How Joy Fm’s Kojo Yankson narrowly escaped death

The blood sugar level of a healthy person should be between 4.5 to 7mmol. Super Morning Show host Kojo Yankson survived an almost certain early demise, despite a sugarl level standing at a whopping 117.

Mr Yankson is one of four million Ghanaians living with diabetes – a growing epidemic which has informed a group of volunteers to partner with Joy FM to launch “The Sugar Project.”

Running from water and relying on soft drinks for three years, Kojo Yankson set himself on a dangerous collision course with a deadly case of diabetes.

“Water in the UK is processed with lots of chemicals so it doesn’t taste very nice to drink. It is harmless but just doesn’t taste good. So I didn’t like water”, Kojo explained his unusual abstinence regime.

It was as if he had planned to be named the unhealthiest adult in the Guinness Book of Records because a life without water for 72 months is nobody’s idea of a proper lifestyle.

“As at 2007 when I became sick the last time I drank water was in September 2004 when I came to Ghana. Whenever I went to the shop to buy water and I realized that Fanta was cheaper I just bought Fanta. So I started getting very thirsty. So here is a guy who doesn’t drink water. I just drank juice, soft drinks, fanta…I could go through six cartons of Ceres a day. So the sugar just kept piling up in my system”.

Diabetes also called “sweet urine” is caused by the inability of a person’s pancreas to produce enough insulin to absorb glucose or energy into your system. With unabsorbed energy trapped in your body, it finds its way into the blood, eventually giving urine a sweet taste.

While your urine tastes sweet, the body sweats to find energy despite already having more than enough – if only insulin was enough to absorb it.

“My body had to survive so it was finding fat to burn…. this diabetes disciplined my body in a week”, he narrated. Weighing 110 kilos, his body ravaged excess fat in his body until he lost 50kilos in 7 days.

His girlfriend, Lilian came to his rescue one night when he could hardly open his eyes – another sign of diabetes destructive march to bring down the young man to an early life of self-imposed blindness.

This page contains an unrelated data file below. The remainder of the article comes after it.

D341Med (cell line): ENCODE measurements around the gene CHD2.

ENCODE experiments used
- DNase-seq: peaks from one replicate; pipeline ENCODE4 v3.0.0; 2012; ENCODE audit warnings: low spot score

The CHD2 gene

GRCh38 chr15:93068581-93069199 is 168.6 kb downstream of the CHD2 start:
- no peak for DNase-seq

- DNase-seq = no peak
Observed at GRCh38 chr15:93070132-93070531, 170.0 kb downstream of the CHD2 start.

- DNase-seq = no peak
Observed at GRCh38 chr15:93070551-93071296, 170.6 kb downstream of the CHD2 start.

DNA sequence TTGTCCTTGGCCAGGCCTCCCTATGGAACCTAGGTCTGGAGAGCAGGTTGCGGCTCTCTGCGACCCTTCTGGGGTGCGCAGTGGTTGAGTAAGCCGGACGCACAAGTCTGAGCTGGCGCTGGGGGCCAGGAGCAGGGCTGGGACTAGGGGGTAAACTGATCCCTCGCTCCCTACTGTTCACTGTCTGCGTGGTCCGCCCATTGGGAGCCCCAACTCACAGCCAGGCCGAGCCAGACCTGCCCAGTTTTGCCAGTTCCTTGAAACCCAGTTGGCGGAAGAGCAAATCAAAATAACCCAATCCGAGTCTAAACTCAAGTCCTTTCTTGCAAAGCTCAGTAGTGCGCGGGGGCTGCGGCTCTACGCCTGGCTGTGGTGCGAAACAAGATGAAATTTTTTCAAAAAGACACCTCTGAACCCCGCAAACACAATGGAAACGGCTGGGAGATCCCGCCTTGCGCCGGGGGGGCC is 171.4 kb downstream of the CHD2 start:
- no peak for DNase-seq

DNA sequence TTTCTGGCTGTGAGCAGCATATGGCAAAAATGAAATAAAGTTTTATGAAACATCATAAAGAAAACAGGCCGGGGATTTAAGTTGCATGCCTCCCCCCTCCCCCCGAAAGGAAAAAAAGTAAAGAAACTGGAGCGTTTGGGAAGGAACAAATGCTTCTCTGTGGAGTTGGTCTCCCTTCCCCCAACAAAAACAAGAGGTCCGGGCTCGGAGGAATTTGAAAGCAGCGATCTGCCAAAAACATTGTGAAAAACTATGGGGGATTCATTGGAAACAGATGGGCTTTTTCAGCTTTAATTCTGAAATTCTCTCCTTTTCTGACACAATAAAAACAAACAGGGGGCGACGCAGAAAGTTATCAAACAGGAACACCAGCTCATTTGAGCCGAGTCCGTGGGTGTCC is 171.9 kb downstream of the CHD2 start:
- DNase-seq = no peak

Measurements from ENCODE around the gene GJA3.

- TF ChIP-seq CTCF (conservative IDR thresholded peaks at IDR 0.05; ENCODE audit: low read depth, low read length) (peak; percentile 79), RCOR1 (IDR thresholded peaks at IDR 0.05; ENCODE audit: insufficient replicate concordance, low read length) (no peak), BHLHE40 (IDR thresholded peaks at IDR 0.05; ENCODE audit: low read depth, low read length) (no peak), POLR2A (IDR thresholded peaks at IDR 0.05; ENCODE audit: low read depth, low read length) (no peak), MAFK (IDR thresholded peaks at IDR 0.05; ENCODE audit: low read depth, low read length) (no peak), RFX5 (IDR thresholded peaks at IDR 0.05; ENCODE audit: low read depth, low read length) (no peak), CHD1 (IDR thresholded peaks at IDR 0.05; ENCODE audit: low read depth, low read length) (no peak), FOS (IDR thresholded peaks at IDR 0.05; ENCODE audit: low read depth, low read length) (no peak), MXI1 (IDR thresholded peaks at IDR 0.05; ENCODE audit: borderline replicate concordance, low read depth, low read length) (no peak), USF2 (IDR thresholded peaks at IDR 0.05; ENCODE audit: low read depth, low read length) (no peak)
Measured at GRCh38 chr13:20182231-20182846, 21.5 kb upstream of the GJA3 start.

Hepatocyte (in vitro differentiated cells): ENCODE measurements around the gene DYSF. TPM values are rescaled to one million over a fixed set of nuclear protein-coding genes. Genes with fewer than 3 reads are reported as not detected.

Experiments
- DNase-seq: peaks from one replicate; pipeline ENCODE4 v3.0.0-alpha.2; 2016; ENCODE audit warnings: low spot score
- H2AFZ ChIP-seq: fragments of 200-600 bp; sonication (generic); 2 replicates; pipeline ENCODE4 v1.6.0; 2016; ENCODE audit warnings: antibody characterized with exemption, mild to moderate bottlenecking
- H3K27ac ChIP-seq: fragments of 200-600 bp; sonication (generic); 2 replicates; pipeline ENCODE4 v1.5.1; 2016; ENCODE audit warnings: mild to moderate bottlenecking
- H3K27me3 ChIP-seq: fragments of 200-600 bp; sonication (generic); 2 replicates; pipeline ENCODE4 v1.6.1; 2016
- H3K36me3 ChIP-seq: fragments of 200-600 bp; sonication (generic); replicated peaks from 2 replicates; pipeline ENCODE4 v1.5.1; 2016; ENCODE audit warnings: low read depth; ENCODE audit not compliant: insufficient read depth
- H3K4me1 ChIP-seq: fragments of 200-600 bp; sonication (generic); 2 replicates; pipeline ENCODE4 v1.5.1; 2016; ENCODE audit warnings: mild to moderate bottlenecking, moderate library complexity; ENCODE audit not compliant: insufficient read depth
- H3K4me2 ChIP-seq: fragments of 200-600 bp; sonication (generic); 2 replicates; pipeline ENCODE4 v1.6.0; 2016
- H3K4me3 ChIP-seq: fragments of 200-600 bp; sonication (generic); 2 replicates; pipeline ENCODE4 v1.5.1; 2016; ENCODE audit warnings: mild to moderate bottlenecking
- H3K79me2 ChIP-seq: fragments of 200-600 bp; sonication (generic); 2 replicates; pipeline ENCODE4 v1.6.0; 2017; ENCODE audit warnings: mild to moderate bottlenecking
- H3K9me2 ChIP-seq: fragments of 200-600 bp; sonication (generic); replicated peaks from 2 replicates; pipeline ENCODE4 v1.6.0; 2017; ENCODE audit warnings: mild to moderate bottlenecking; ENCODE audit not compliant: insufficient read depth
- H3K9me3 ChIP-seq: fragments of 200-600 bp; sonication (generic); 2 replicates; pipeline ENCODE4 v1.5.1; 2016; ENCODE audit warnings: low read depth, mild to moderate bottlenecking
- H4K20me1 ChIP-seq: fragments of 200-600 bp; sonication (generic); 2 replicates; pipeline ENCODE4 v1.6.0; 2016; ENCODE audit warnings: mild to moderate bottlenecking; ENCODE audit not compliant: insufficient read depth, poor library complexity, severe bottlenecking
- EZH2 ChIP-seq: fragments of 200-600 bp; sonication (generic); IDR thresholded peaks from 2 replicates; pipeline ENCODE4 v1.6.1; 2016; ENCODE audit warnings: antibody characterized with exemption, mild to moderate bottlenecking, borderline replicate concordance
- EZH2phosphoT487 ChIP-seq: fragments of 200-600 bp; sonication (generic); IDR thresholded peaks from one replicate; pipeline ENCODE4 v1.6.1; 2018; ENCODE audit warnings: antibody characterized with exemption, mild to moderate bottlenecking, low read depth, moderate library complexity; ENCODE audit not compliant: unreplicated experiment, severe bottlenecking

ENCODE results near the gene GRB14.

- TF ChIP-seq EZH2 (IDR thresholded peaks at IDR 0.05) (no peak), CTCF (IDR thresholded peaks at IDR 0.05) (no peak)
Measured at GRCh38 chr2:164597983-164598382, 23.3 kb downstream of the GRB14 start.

“Lilian saved my life”,  a thankful Kojo stated. It was she who sent him to the hospital for medical attention and brought him back home in a taxi. Weak and nearly unconscious, Kojo collapsed in front of his house on the return trip from the hospital, kissing bricks goodnight.

His poor girlfriend had to drag his unconscious body inside their home.

“Taxi drivers are not allowed to touch passengers. So he refused to help me up. Poor Lillian had to drag me into the house”.

Kojo narrated how an emergency situation the following day which had both his girlfriend and his doctor calling for emergency services to rush him to the hospital. Two ambulances therefore showed up at his doorstep to carry the unconscious man to the hospital.

The “sweet disease” was not satisfied with the crash. The diabetes train dragged him down into a coma which lasted two and a half months.

He regained consciousness only to be greeted with a better-than-death-announcement: “Thank God you are alive. But you have diabetes” his doctor said.

Kojo today is grateful to have the chance to make up for a poor lifestyle. He gets two shots of insulin a day and is leading a campaign to dramatise the dangers of consuming too much sugar in particular and adopting poor health habits.

The Sugar Factory is a campaign to provide easy access to efficient and reliable diabetes testing and education centres and help those living with diabetes manage with a ‘healthy’ lifestyle.

  Story by Ghana|Myjoyonline|Edwin Appiah|[email protected]

This article has 0 comment, leave your comment.